Leaderboarding: Best and worst pitchers at getting GIDPs
They call the double play the pitcher's best friend, so here are the guys who had a lot of (or few) friends this past season.
Previously in Leaderboarding: 100-mph pitches | Relievers stranding runners | Quality starts | Hitters in 0-2 counts | RBI percentages | Taking the extra base | Looking strikeouts |Pitch-framers | Best hitting pitchers | Arencibia All-Stars | Relievers in tough spots
In our latest edition of Leaderboarding, we're going to focus on the so-called pitcher's best friend: the double play. Specifically ground ball double plays. Line drive double plays and strike 'em out, throw 'em out double plays are another topic for another time.
Just like some pitchers are better at getting strikeouts than others, some pitchers are better at generating GIDPs than others. The best are usually sinkerballers, but a good infield defense helps as well. Once the ball is in play, the only thing the pitcher can do is cover first base or make a throw if necessary, that's it. Everything else is up to his teammates.
Raw GIDP totals don't tell us much because they're driven by playing time. The guys who logged more innings have more GIDPs. Instead we're going to use GIDP%, which is the rate at which a pitcher got a double play in double play opportunities. A double play opportunity is a situation in which two outs can be recorded via force out, so pretty much any situation with a man on at least first base and less than two outs. Man on first with no outs? GIDP opportunity. Bases loaded with one out? Also a GIDP opportunity. Runners at second and third with one out? Not a GIDP opportunity. Catch my drift?
The league average GIDP% in 2013 was 11 percent, which is lower than I would have guessed. Double plays are one of those things that stand out in your head, I guess. Arbitrarily setting our limit at 100 innings, here are baseball's ten best starters at getting a double play this past season.
- Adam Wainwright , St. Louis Cardinals -- 21%
- Tyler Chatwood , Colorado Rockies -- 19%
- Jhoulys Chacin , Rockies -- 18%
- Kevin Correia , Minnesota Twins -- 18%
- Wei-Yin Chen , Baltimore Orioles -- 18%
- Alex Cobb , Tampa Bay Rays -- 18%
- Clay Buchholz , Boston Red Sox -- 18%
- Mike Leake , Cincinnati Reds -- 17%
- Rick Porcello , Detroit Tigers -- 17%
- Dallas Keuchel , Houston Astros -- 17%
Wainwright nearly doubled the league average, which is pretty impressive. There's a decent gap between him and everyone else too. Wainwright, Cobb and Buchholz are the only pitchers on the list to strike out at least 22 percent of batters faced in 2013. The rest are pitch-to-contact guys, the type of pitchers you'd expect to see on a GIDP leaderboard.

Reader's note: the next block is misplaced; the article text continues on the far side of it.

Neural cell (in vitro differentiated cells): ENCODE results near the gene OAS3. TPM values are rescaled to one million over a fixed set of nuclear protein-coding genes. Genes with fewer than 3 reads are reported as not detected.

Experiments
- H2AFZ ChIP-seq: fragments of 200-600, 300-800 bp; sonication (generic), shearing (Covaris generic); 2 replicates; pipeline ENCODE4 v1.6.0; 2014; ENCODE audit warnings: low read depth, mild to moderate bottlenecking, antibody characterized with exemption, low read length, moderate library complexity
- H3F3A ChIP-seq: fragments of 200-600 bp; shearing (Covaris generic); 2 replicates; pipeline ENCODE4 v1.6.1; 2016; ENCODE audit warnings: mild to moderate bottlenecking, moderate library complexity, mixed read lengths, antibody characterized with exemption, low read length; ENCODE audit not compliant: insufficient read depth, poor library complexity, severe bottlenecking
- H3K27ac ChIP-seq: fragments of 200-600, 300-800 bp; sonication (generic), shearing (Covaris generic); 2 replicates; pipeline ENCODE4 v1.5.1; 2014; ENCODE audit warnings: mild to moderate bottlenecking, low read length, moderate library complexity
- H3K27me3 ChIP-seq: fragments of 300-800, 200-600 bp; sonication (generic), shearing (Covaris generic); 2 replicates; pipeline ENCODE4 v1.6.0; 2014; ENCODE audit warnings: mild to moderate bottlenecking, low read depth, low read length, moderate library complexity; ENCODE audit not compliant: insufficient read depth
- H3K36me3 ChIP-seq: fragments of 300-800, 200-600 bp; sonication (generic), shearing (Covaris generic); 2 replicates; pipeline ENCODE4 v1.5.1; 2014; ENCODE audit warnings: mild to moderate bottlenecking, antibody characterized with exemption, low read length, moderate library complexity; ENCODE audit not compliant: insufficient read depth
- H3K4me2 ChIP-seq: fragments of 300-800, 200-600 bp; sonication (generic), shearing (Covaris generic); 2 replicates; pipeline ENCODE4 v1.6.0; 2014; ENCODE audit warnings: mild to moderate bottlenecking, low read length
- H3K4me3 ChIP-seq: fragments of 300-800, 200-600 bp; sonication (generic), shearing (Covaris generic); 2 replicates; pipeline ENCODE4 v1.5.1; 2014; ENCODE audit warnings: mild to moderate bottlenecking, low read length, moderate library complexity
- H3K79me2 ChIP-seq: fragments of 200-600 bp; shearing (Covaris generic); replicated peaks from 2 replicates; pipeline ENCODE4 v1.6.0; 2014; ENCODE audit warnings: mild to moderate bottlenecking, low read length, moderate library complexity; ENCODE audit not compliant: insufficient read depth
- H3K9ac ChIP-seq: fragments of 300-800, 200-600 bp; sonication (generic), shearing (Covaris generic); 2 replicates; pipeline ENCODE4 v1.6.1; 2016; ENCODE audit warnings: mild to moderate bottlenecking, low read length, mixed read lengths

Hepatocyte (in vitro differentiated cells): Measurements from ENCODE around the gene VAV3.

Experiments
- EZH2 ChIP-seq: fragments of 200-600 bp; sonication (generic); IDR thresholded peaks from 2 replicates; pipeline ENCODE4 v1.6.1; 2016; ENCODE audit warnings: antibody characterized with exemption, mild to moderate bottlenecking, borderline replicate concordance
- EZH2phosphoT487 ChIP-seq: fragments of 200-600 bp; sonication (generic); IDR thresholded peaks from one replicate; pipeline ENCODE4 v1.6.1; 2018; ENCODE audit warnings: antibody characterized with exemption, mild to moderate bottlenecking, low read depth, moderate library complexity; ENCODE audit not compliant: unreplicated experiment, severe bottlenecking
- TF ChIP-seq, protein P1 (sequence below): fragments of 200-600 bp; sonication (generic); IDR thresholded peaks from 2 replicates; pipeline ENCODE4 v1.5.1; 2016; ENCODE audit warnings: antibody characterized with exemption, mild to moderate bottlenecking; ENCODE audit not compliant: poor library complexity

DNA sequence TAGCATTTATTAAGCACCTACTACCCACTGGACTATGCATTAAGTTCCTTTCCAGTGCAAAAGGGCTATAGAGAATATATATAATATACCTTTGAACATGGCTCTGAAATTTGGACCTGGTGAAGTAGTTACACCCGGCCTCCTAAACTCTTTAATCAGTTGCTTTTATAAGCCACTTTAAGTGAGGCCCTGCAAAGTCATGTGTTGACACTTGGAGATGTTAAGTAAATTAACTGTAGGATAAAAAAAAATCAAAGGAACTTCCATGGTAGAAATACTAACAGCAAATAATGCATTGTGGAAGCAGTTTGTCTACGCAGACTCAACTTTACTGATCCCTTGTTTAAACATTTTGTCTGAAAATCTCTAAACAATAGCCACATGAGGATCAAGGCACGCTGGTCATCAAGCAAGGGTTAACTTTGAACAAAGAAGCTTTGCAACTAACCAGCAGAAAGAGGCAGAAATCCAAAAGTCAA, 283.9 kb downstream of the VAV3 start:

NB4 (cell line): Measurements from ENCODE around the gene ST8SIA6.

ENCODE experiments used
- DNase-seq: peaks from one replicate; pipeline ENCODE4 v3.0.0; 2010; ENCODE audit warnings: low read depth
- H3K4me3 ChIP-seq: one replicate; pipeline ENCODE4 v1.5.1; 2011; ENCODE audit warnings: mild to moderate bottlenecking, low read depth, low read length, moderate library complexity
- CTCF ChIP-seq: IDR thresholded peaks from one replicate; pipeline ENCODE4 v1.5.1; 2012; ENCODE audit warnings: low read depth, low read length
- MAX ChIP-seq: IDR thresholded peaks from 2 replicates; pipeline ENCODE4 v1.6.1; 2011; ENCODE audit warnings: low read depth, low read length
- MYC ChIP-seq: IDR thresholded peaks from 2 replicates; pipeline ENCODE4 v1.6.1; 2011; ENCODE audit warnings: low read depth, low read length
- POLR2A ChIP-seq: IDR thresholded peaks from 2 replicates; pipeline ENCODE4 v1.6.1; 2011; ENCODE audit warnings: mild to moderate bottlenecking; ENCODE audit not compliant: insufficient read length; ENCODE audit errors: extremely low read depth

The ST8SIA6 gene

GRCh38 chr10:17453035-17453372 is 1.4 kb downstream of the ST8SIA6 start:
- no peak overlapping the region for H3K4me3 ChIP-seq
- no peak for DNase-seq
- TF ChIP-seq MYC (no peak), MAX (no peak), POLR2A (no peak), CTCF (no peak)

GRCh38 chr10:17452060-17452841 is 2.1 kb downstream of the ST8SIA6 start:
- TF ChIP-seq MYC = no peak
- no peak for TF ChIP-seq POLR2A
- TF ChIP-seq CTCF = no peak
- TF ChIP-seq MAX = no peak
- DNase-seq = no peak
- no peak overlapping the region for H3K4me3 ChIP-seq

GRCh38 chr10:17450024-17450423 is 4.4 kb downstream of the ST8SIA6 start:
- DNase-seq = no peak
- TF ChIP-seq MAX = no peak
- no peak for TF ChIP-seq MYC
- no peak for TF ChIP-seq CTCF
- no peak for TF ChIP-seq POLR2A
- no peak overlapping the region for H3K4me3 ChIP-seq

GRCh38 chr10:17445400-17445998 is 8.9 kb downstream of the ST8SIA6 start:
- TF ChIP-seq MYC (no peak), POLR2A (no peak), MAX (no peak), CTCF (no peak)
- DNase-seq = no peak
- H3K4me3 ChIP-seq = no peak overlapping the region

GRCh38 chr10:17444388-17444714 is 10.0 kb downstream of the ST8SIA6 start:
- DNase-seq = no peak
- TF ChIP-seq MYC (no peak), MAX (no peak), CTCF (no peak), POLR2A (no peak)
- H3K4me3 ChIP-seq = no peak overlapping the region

What about the worst starters at getting a GIDP ball? Here are the bottom 10.
- Aaron Harang , Los Angeles Dodgers / Seattle Mariners / New York Mets -- 4%
- Julio Teheran , Atlanta Braves -- 5%
- Edinson Volquez , San Diego Padres /Dodgers -- 5%
- Bruce Chen , Kansas City Royals -- 6%
- Jake Peavy , Chicago White Sox /Red Sox -- 6%
- Juan Nicasio , Rockies -- 6%
- A.J. Griffin , Oakland Athletics -- 6%
- Dillon Gee , Mets -- 7%
- Kyle Kendrick , Philadelphia Phillies -- 7%
- Dan Haren , Washington Nationals -- 7%
Almost every one of those guys is an extreme fly ball pitcher, and you can't get GIDPs when you allow the ball to be hit in the air so often. That's not necessarily a bad thing, mind you. Fly balls and pop-ups turn into outs more than any other type of batted ball. Ground balls have a way of sneaking through the infield for base hits.
Those are the starters. Let's move on to the top relievers, using a minimum of 40 innings pitched.
- Seth Maness , Cardinals -- 30%
- Tanner Scheppers , Texas Rangers -- 24%
- Cory Gearrin , Braves -- 24%
- Jim Johnson , Orioles -- 23%
- Chad Qualls , Miami Marlins -- 23%
- Matt Lindstrom , White Sox -- 21%
- Donovan Hand , Milwaukee Brewers -- 20%
- Bryan Morris , Pittsburgh Pirates -- 20%
- Glen Perkins , Twins -- 20%
- Santiago Casilla , San Francisco Giants -- 19%
Among all pitchers (starters and relievers) who threw at least 40 innings in 2013, Maness had the second highest ground ball rate in baseball at 68.4 percent, so it's no surprise he's atop the leaderboard with a huge, huge advantage over everyone else. Teams have shifted towards high strikeout pitchers for their bullpens in recent years, somewhat explaining why the best GIDP relievers have a lower GIDP% than the best GIDP starters. Brad Ziegler had the game's highest ground ball rate at 70.4 percent, by the way.
I'm not going to list the 10 worst relievers at getting a GIDP because there's a ton who didn't generate a single ground ball double play in 2013. The most notable are Sergio Romo of the Giants and Luke Gregerson of the Padres. They don't have many GIDP opportunities because of their limited innings and general awesomeness. Not many base-runners mean not many double play chances. There's about three dozen relievers with a GIDP% of three percent or less thanks in part to the whole "emphasis on strikeouts" thing.